When using a scanning electron microscope (SEM) for the first time, you might have doubts about what can be imaged. You might also struggle to get the image quality you’re expecting. Yet with the right sample preparation techniques, you can easily improve your results.
High moisture samples
First things first: SEMs operate in a vacuum,which can seriously alter your sample. For example, loose particles can detach from any surface, all liquids will evaporate immediately, and delicate materials will outgas.
While a fly can be easily imaged, when you image a fly larva, you will most likely get a splatter scenario. That’s because larvae can be understood as small liquid pockets. If the water inside evaporates, the skin can collapse due to the internal pressure and, in the worst cases, it might explode. Gasses and particles can then access the electron column and compromise image quality for good.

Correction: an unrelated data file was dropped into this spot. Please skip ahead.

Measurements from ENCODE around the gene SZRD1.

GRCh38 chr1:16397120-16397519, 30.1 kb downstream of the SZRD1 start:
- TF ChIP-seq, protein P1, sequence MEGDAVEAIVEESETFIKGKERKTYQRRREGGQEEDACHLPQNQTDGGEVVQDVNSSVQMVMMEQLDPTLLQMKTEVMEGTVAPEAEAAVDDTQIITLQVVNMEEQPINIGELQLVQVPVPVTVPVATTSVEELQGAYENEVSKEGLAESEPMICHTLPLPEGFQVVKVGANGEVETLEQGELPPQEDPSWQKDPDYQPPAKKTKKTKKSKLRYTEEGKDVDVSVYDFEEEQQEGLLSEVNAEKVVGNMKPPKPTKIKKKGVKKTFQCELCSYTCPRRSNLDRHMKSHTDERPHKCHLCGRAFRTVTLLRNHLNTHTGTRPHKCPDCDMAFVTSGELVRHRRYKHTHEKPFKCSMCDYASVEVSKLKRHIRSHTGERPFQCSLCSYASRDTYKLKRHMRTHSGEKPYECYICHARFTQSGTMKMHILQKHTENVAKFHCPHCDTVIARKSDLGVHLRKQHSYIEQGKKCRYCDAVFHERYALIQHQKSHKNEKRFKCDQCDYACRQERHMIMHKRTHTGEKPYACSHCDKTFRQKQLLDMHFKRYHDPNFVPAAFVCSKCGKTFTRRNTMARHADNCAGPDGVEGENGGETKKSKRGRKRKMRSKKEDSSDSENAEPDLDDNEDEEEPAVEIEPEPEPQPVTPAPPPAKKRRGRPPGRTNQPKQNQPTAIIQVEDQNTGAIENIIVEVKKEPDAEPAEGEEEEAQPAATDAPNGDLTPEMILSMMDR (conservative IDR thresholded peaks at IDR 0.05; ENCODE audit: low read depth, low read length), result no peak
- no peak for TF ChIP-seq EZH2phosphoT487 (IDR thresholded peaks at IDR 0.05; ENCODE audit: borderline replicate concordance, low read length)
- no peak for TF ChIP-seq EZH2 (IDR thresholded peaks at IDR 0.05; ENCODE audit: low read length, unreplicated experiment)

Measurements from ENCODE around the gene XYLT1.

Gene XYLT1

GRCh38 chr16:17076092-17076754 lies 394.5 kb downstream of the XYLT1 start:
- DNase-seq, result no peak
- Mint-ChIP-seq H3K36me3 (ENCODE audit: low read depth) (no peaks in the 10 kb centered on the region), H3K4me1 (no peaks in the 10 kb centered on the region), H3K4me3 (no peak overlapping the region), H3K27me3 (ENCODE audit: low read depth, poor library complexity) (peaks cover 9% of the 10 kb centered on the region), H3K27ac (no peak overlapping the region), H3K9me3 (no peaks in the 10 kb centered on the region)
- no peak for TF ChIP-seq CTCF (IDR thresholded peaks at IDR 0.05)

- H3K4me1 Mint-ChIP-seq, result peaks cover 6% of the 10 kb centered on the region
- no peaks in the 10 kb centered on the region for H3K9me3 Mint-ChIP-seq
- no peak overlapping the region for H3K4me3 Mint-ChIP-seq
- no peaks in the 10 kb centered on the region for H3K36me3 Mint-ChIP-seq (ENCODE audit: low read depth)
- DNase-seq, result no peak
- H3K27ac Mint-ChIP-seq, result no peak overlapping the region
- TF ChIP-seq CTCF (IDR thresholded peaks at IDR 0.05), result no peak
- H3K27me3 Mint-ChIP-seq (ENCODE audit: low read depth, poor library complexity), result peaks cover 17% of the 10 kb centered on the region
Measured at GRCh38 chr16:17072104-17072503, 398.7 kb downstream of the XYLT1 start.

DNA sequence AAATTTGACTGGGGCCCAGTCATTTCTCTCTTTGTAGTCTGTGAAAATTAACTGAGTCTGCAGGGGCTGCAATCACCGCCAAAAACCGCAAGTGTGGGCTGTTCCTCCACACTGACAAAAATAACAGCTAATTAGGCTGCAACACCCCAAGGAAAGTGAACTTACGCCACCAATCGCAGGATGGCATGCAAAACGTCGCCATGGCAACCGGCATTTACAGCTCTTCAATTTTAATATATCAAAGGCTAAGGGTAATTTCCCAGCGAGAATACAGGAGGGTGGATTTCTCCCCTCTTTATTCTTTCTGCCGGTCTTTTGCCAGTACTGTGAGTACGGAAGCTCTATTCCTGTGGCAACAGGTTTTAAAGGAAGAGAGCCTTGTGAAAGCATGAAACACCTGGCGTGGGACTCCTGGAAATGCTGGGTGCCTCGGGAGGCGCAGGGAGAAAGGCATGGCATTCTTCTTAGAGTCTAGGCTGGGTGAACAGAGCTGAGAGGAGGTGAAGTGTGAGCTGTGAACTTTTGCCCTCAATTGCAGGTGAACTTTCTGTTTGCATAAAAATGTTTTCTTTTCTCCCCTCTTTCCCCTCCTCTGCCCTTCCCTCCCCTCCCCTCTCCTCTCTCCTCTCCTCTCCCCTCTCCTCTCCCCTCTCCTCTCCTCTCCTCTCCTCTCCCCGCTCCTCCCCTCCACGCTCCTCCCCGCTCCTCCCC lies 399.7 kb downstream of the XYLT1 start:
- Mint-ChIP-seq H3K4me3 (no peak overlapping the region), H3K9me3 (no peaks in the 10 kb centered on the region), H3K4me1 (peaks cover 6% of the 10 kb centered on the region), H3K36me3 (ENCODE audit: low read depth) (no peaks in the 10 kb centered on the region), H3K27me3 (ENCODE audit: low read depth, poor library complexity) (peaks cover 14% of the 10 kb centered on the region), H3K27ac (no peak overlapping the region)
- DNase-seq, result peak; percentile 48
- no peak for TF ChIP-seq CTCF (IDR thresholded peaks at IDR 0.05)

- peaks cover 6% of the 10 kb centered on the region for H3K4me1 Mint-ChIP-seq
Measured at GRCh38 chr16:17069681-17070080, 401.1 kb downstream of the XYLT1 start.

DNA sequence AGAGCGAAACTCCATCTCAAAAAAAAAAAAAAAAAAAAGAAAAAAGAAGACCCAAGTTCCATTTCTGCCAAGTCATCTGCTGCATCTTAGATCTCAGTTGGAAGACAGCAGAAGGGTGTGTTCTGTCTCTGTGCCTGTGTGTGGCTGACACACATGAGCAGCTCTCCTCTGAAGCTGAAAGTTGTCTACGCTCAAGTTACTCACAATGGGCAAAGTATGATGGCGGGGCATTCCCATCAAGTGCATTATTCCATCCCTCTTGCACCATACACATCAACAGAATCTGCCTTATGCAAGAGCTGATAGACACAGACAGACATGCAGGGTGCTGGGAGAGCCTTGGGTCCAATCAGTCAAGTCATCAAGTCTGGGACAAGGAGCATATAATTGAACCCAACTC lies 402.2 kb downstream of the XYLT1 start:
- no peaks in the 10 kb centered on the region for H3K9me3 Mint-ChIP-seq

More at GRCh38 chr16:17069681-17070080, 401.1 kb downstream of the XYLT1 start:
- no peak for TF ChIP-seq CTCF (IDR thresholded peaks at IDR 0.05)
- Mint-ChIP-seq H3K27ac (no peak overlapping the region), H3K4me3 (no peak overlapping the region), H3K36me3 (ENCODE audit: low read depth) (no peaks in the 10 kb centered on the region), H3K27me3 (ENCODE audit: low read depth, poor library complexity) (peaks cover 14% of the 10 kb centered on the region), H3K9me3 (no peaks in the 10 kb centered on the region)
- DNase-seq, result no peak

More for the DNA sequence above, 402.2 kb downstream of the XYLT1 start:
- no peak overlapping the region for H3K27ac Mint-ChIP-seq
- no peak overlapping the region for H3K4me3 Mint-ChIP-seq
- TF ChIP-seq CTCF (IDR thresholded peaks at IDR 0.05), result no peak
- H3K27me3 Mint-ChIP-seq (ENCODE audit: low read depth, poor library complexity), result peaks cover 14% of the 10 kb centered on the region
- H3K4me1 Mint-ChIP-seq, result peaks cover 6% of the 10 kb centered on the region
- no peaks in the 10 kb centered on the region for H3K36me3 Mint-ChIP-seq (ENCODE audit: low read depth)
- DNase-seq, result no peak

To image high-moisture content samples with an SEM, it’s critical to:
- Operate at a lower vacuum level
- Freeze your sample
- Dry your sample
Non-conductive samples in SEM
In addition to the vacuum, you should also consider the effect of electrons accumulating on your sample. This translates into an image with bright areas where all the details can no longer be observed. This is typical when imaging polymers and other non-conductive materials.
Once again, sample preparation is the key to a good image.
Some sample preparation techniques to image non-conductive samples include:
- Creating a connection to the ground using metallic tape and image your sample in the nearby area
- Sputter coating your sample with gold or other conductive coating materials
- Operating at a lower vacuum level
Sample preparation is critical to obtaining high-quality SEM images. By taking the time to learn the specific techniques required for different types of samples, you can ensure you always obtain the best results.
To learn more about sample preparation for scanning electron microscopes, fill out this form to speak with an expert.
Erik Luyk is a marketing communications specialist at Thermo Fisher Scientific.
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